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You recently just graduate and you need to find your first serious job. Maybe you had some part-time jobs in the summers, did some volunteering but now you want a job in your field. Any young person goes through a lot of emotions and even stress when they have to present themselves at interviews. The best thing you can do to succeed in a job interview is to be prepared. That means to know how HR professionals think and what they are searching in their feature employee.
To help you get ready for this challenge, we reached out to three career experts and asked them:
What is your best advice to succeed in a job interview?
This is the fifth part of our interview series on this topic. Check out part 4 here.
Annette Y. Harris – Show UP
Annette Harris is the President & Founder of ShowUp! She is a personal brand and executive presence coach, certified image consultant and personal stylist, whose purpose, passion, and priority lies in helping professionals “show up” and excel in their careers and beyond by projecting the image and personal brand they desire.
First and foremost, you have got to assume that the vast majority of the candidates interviewing for any given position has the required skills and experience to do the job – this is the status quo.
To show up (as opposed to being status quo), stand out and succeed an in a job interview, you’ve got to know, own, and effectively communicate your unique value proposition. The interviewee needs to be clear about what problem you are able to solve and/or benefit you will bring to the company or organization if you are hired and how this is different from the next candidate.
Second, you need to be able to nail your answers to any standard interview questions you are asked. Click To TweetFor example, tell me about yourself; what are your strengths and weaknesses; tell me about a time you had to deal with a difficult person or that you failed; and what did you learn, why are you interested in this position, why are you leaving your current company, what is your salary expectation etc. You don’t want to look like a “deer caught in headlights.”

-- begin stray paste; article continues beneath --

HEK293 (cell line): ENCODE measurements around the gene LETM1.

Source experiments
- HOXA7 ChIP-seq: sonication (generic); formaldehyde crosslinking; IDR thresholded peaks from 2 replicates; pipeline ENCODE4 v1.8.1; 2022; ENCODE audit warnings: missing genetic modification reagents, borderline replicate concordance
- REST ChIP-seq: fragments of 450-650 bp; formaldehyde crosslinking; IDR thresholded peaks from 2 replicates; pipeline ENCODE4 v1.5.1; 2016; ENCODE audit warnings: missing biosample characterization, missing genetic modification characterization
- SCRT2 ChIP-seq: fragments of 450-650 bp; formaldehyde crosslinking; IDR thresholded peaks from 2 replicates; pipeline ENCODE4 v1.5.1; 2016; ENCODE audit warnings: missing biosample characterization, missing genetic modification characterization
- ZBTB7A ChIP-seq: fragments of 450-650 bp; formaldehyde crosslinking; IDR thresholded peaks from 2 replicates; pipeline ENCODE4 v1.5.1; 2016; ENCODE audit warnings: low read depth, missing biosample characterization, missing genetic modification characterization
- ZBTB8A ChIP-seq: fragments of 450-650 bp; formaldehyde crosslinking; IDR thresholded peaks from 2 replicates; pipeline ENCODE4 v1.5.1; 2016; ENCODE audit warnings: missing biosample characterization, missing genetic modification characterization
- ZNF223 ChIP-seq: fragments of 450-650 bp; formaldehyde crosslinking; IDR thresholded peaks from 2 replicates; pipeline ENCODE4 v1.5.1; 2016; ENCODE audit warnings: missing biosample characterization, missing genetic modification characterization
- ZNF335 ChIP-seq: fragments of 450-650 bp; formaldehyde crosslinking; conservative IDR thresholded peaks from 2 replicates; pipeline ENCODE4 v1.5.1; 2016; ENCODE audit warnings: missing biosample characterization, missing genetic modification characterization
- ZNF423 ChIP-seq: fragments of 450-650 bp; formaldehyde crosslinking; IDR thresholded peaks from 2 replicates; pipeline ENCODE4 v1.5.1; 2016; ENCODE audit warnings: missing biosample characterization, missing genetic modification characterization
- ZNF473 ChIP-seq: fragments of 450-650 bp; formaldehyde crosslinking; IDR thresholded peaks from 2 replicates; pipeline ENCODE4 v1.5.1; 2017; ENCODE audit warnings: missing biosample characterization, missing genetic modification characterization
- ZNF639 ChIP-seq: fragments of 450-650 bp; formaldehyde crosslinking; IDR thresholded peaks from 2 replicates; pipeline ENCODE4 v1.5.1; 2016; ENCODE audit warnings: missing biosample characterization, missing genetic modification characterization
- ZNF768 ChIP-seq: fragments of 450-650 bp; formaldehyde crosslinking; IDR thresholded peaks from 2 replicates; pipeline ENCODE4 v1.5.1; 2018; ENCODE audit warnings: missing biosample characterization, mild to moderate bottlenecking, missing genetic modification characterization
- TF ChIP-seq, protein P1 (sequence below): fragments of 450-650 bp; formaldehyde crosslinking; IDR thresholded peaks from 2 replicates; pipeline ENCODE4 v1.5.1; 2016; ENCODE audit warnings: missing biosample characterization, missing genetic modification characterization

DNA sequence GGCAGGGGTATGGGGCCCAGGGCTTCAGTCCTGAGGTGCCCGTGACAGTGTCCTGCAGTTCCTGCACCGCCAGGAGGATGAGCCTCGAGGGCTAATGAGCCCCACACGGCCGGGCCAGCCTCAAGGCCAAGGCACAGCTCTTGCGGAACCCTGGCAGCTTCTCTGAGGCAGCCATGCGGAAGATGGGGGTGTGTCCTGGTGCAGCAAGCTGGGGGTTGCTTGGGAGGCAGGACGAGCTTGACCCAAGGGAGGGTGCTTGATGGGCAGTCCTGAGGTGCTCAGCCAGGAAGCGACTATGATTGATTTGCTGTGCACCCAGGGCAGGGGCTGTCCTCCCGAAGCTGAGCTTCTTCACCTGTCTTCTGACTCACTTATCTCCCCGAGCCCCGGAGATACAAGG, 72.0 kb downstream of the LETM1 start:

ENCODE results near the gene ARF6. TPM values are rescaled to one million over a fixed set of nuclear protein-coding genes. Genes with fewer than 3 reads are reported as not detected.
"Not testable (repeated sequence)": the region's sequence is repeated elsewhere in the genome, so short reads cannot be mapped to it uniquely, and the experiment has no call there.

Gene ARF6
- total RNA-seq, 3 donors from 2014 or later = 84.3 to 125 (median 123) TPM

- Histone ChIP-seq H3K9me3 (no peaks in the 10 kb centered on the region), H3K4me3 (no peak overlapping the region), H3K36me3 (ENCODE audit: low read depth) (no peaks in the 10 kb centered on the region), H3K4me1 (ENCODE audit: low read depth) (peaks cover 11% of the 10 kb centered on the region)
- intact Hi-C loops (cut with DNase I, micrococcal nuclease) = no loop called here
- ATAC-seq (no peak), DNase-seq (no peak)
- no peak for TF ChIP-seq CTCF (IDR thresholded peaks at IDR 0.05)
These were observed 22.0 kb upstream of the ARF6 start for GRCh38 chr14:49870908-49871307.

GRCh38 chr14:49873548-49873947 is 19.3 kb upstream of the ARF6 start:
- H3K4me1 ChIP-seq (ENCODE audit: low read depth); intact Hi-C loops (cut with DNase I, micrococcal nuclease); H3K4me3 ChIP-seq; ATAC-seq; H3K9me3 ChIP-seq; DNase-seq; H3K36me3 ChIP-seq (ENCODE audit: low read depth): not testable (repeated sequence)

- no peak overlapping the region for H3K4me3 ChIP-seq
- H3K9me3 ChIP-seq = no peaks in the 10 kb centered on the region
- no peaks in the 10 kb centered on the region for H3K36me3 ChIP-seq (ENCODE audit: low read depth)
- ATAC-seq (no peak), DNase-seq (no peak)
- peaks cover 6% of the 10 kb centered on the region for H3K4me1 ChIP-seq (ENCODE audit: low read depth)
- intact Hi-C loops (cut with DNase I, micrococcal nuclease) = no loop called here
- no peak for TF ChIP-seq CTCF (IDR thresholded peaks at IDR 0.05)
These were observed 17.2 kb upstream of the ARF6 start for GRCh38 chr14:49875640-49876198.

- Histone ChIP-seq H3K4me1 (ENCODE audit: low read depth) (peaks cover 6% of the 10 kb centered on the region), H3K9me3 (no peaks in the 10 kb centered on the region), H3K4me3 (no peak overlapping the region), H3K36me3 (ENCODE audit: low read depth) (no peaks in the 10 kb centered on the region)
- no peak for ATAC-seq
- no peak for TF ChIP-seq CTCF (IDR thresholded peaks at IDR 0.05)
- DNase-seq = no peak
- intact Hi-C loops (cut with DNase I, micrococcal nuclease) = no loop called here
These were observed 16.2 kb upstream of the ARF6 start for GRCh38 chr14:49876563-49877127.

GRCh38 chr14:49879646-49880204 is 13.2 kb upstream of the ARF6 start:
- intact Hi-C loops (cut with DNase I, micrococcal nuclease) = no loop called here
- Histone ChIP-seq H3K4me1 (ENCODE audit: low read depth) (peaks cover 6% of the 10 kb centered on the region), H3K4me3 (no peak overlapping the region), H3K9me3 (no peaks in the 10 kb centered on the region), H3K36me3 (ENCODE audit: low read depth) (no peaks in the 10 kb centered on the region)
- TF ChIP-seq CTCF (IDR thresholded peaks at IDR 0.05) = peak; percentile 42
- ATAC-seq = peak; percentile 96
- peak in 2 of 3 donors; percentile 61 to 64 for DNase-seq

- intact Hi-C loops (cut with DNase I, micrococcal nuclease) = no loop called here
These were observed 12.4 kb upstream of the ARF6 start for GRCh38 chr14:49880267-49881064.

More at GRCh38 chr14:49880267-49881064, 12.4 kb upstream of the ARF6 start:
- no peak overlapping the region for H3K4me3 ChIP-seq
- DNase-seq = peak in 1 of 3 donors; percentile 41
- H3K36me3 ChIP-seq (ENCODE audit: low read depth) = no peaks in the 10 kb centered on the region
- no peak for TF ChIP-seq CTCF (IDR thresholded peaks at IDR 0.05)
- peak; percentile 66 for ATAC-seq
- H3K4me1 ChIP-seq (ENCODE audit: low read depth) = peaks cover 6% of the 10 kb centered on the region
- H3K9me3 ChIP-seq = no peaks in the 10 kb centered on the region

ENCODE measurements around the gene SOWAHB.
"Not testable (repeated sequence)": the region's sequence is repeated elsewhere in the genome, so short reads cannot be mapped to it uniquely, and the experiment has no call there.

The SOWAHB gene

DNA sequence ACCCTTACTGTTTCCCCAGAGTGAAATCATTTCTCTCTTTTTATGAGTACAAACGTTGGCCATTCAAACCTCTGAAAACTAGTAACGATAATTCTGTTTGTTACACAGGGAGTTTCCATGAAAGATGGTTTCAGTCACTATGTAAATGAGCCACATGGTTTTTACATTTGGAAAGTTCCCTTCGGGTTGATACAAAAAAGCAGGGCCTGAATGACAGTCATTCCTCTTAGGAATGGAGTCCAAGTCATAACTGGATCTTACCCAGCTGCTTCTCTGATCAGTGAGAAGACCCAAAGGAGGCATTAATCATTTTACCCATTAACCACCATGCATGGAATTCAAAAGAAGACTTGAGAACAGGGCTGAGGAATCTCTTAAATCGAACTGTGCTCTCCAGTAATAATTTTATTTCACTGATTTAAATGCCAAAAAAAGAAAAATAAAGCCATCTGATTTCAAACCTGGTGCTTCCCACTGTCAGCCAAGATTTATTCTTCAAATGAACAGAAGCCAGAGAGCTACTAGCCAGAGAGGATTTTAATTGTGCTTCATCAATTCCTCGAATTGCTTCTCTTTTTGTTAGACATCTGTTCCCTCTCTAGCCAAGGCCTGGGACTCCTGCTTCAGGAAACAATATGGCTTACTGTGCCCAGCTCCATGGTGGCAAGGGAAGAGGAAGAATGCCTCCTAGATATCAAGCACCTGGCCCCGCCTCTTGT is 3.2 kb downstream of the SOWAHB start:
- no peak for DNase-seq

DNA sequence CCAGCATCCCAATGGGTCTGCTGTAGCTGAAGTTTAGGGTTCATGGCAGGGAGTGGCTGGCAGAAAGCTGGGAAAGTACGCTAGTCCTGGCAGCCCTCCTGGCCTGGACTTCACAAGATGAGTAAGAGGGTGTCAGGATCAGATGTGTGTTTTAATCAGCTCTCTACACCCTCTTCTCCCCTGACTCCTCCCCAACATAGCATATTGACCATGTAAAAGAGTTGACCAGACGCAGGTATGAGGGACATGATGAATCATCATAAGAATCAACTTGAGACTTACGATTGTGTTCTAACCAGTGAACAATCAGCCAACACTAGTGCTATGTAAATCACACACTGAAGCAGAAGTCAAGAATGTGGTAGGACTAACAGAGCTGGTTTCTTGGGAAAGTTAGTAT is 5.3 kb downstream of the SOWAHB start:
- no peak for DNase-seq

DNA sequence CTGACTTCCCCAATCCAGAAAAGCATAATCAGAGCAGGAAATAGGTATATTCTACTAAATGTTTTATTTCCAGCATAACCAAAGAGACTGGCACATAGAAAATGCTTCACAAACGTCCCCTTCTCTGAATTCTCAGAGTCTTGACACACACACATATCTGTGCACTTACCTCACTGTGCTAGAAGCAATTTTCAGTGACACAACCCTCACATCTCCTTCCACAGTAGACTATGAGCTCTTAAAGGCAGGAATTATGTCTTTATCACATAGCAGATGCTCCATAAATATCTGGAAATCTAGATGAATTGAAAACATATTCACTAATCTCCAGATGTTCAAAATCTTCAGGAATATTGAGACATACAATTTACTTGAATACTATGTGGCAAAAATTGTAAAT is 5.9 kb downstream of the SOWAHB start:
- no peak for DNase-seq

And third, you should do your research on the company or organization above and beyond a cursory review of their website and be well-versed on the position description. Then, during the interview, you have to strategically connect the dots between your knowledge, experience, strengths and value proposition and the company and the position.
Amelia Chan – HR-Options
Amelia Chan provides HR and immigration expertise to corporate and individual clients. She believes success is “All about the right people” – working together to support, empower and inspire. With her practical solutions and easy going approach, Amelia knows what works. She partners with clients to create strategic solutions to deal with their immediate concerns as well as address long term well-being.
The key to having a successful interview is to understand the job/company, prepare some flexible stories and connect with the interviewers.
As an HR professional who has recruited extensively and sat through too many painful interviews with candidates who have struggled. I have tried to coax information from the extremely shy and introverted, and sometimes secretly rooted for them in subsequent stages. I know there are many diamonds in the rough who just don’t know how to interview well and have trouble connecting.
Job hunting can be stressful. Interviews can be intimidating for folks who don’t do them very often or put a lot of pressure on themselves. Even seasoned “interviewers” can feel anxiety or nervousness. If managed well, the meeting should really feel like an exploratory conversation. Both parties need to be engaged and as relaxed as possible. I always set the tone of the interview with this in mind – and this advice applies to sitting on either side of the table.
Some key things to focus on when preparing for an interview: